A pond and marsh area less than half a hectare in size within the village itself has been a breeding site for no less than ten amphibian species this spring, including Asian Common Toad (Bufo melanostictus), Günther’s Frog (Rana guentheri), Paddy Frog (Rana limnocharis), Three-striped Grass Frog (Rana macrodactyla), Chinese Bullfrog (Rana rugulosa), Brown Tree Frog (Polypedates megacephalus), Asiatic Painted Frog (Kaloula pulchra), Butler’s Pigmy Frog (Microhyla butleri), Ornate Pigmy Frog (Microhyla ornata) and Marbled Pigmy Frog (Microhyla pulchra). Sadly, this remarkable amphibian site is now directly threatened by construction of two new village houses. Other frogs present within the area include Spotted Narrow-mouthed Frog (Kalophrynus interlineatus) (Lau & Dudgeon, 1999), Lesser Spiny Frog (Rana exilispinosa) and Green Cascade Frog (Rana livida).

Doubtless this catalogue of animal life can be added to by others. It certainly does not pretend to be comprehensive (and the author readily admits to being floristically challenged). But one would already be hard-pressed to find any comparable site of similar habitats within Plover Cove Country Park. Indeed, it seems an absurd paradox that so many of the obvious wildlife ‘hot-spots’ in the vicinity of this country park – Wu Kau Tang, Sam A Tsuen, Lai Chi Wo, Kuk Po – have been excised from it. Of course, this is an all too-familiar story (think of Sha Lo Tung, Wong Chuk Yuen, Sham Chung, Luk Keng ...). In the case of Wu Kau Tang, recent years have seen two separate proposals, from authoritative sources, to gain a greater level of protection for different habitats (marsh and stream) within the site, and to date neither of these has apparently been approved or acted upon. In the meantime, the developers are starting to take an interest.

Having done me the courtesy of reading this far into such a rambling article, the exasperated reader may well ask: "So what’s your point?" The point is simply this: that Hong Kong’s biodiversity is inadequately served by the current protected areas system, which often seems to go out of its way to exclude that biodiversity. And the question is: How can we change this, when faced with an administration which apparently attaches more importance to satisfying the interests of ‘indigenous’ villagers than to establishing an effective, conservation-orientated protected areas system? As a non-indigenous resident of Wu Kau Tang, I’d love to know the answer.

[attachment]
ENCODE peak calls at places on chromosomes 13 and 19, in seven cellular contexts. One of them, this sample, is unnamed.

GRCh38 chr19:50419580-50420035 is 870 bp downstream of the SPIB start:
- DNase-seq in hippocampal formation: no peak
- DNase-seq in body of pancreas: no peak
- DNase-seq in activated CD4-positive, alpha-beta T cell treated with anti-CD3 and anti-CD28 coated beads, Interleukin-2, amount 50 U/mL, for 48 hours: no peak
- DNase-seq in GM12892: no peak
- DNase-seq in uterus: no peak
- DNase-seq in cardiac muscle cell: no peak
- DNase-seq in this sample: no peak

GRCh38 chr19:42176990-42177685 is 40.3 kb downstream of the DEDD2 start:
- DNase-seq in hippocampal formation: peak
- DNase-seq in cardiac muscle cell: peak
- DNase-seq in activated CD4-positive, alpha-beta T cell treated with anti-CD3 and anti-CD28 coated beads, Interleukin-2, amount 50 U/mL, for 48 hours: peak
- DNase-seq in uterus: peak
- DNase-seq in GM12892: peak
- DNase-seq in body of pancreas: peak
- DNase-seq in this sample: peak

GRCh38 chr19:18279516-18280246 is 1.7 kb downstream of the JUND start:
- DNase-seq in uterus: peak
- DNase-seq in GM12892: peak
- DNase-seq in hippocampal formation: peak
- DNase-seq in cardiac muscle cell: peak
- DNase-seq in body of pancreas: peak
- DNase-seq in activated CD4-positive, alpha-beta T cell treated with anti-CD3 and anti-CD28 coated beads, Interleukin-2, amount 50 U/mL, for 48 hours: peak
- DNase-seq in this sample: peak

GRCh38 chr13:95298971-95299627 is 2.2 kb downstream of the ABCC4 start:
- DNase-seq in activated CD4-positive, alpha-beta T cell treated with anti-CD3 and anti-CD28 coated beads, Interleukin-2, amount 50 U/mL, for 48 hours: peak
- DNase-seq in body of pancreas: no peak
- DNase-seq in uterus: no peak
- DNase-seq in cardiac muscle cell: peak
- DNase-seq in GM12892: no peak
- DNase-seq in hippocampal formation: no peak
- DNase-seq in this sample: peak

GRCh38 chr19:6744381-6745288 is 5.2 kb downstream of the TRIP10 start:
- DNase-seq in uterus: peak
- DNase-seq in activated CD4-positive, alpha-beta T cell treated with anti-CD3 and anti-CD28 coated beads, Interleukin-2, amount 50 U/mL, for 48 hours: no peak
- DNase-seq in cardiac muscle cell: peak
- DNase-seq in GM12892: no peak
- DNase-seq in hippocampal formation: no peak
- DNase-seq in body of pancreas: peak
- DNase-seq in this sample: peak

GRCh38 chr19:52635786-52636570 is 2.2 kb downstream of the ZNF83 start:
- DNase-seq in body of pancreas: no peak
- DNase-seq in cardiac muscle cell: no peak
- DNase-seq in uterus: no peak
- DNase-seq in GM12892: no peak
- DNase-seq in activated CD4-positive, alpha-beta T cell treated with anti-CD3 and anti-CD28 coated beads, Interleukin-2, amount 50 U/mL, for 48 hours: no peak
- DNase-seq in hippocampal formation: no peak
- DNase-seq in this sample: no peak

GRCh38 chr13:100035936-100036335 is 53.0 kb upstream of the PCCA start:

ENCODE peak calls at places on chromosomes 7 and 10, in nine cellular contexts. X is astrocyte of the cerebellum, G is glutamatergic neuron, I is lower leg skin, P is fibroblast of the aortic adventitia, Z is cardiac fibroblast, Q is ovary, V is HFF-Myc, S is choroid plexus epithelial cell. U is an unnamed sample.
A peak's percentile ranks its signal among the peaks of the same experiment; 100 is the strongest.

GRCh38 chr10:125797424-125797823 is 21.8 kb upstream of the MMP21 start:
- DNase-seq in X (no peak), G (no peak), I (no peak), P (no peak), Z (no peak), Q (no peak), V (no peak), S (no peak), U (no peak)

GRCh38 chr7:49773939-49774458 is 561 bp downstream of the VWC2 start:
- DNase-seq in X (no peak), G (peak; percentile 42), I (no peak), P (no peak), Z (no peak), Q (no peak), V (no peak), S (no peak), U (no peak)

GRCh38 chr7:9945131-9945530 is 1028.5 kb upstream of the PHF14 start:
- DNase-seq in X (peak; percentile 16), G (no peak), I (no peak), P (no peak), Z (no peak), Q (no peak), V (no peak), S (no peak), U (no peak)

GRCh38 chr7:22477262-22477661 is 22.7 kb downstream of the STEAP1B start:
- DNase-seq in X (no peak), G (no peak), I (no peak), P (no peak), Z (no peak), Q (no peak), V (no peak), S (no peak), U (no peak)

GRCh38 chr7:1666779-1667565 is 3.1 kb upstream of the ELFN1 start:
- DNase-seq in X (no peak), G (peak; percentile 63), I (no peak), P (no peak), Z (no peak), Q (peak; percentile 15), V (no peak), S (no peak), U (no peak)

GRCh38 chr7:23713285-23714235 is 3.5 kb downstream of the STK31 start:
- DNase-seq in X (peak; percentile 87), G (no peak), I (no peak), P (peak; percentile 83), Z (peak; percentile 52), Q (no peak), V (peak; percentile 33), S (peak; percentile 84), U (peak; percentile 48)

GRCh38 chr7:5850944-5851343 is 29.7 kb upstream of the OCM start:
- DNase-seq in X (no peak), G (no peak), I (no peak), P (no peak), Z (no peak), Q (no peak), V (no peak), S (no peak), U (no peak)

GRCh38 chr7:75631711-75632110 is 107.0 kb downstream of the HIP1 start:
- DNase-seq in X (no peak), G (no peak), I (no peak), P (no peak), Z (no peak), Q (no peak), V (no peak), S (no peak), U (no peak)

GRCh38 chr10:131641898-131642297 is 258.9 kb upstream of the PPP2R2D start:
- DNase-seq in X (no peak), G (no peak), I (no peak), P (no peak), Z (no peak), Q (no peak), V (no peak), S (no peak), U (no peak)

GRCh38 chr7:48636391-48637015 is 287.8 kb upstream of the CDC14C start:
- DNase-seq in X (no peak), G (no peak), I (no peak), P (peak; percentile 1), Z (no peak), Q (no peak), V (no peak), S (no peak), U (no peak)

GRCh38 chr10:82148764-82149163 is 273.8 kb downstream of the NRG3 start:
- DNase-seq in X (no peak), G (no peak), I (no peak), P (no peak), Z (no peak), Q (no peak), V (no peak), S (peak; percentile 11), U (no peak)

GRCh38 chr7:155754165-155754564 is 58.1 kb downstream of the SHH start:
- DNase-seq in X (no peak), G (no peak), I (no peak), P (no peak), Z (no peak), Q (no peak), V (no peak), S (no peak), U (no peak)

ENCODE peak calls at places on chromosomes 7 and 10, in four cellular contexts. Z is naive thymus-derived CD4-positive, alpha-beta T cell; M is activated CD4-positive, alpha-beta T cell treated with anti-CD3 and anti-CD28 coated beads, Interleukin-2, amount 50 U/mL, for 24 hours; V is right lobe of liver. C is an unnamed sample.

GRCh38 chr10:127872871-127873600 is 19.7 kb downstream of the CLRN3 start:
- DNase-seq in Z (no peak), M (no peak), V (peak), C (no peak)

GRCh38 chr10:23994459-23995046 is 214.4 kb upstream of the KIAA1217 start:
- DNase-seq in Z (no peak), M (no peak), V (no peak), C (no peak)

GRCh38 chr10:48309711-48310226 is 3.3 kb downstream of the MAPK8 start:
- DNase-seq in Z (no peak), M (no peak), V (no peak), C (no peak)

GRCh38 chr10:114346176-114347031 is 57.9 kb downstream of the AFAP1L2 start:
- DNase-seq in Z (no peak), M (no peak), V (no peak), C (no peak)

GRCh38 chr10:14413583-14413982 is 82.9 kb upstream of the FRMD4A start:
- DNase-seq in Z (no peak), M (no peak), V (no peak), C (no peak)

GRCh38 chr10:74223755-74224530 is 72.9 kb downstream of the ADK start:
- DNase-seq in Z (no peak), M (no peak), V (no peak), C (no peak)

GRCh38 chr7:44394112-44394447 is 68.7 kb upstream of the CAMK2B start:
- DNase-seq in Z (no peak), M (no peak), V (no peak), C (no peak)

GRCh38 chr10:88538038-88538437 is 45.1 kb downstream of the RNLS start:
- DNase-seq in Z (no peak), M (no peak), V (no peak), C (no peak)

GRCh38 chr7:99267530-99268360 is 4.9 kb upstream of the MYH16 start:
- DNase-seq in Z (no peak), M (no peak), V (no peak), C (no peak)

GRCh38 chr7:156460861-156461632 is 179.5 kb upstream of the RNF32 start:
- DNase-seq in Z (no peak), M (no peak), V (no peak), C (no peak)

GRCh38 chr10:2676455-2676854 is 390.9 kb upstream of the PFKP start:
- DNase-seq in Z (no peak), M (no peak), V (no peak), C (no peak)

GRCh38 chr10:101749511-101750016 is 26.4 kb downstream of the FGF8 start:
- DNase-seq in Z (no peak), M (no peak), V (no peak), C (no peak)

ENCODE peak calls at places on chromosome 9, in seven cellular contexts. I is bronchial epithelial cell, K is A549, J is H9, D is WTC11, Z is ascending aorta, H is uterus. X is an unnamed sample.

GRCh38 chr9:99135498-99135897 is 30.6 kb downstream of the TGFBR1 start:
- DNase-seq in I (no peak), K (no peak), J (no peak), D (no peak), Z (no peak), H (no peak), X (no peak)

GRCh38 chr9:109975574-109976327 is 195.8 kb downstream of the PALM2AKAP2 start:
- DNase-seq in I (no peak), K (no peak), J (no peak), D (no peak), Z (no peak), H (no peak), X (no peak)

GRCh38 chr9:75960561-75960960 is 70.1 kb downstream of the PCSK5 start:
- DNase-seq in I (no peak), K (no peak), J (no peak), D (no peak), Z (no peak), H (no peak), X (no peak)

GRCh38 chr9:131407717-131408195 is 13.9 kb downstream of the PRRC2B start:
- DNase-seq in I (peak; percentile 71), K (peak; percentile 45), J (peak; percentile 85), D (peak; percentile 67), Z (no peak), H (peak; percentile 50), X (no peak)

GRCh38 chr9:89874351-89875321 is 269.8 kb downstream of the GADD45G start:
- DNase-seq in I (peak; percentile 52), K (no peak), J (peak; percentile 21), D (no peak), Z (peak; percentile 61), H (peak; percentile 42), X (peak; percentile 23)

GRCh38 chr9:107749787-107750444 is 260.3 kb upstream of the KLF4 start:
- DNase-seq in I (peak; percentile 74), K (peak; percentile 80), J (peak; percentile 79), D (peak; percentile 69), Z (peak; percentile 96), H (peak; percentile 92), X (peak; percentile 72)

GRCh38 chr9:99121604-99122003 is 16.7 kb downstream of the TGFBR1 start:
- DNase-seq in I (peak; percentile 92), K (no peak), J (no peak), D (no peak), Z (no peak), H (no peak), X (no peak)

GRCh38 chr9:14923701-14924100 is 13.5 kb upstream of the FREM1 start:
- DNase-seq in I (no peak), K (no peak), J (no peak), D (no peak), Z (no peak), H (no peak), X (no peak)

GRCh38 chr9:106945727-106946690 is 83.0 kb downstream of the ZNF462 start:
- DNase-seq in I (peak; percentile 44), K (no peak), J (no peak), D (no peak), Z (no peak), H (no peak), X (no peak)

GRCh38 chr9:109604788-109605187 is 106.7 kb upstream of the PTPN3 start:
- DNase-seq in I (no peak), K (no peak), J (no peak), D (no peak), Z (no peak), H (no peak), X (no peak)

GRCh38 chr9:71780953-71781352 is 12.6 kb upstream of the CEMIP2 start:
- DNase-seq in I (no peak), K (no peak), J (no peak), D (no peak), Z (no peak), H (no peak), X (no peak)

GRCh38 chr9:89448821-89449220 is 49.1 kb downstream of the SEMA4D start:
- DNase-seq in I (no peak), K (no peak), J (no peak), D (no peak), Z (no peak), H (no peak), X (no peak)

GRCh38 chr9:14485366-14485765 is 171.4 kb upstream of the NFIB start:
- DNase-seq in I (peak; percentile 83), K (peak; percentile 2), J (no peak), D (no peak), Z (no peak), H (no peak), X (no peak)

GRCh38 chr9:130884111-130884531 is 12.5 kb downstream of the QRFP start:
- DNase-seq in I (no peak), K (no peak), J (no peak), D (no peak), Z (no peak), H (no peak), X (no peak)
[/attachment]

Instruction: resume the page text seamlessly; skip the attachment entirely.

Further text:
Dudgeon, D. & Chan, W.C. (1996). Ecological Study of Freshwater Wetland Habitats in Hong Kong. Report prepared for the Agriculture & Fisheries Department, Hong Kong Government.

Wilson, K.D.P. (1997). An annotated checklist of the Hong Kong dragonflies with recommendations for their conservation. Memoirs of the Hong Kong Natural History Society 21: 1-68.


An update on the distribution of mangroves in the North East New Territories

by Captain L.C. Wong

The North East New Territories, which includes Starling Inlet (Sha Tau Kok Hoi) and Crooked Harbour (Kat O Hoi), is one of the few remaining unspoiled areas in Hong Kong, primarily due to its remoteness. In this area, the distribution of mangroves was studied as part of a territory-wide survey by Tam and Wong in the mid 1990s, and a total of five mangroves was found in Starling Inlet and Crooked Harbour (Tam and Wong, 2000). However, five more mangroves were located during a waterbird study in the area since 1997 (Wong et al., 1999). In this paper, I would like to discuss an updated distribution of the mangroves in this region of Hong Kong and their use by other wildlife. The names of locations follow the Countryside Series North-East New Territories map (Edition 4) published by the Survey & Mapping Office, Lands Department. The mangrove species found there are based on casual observations.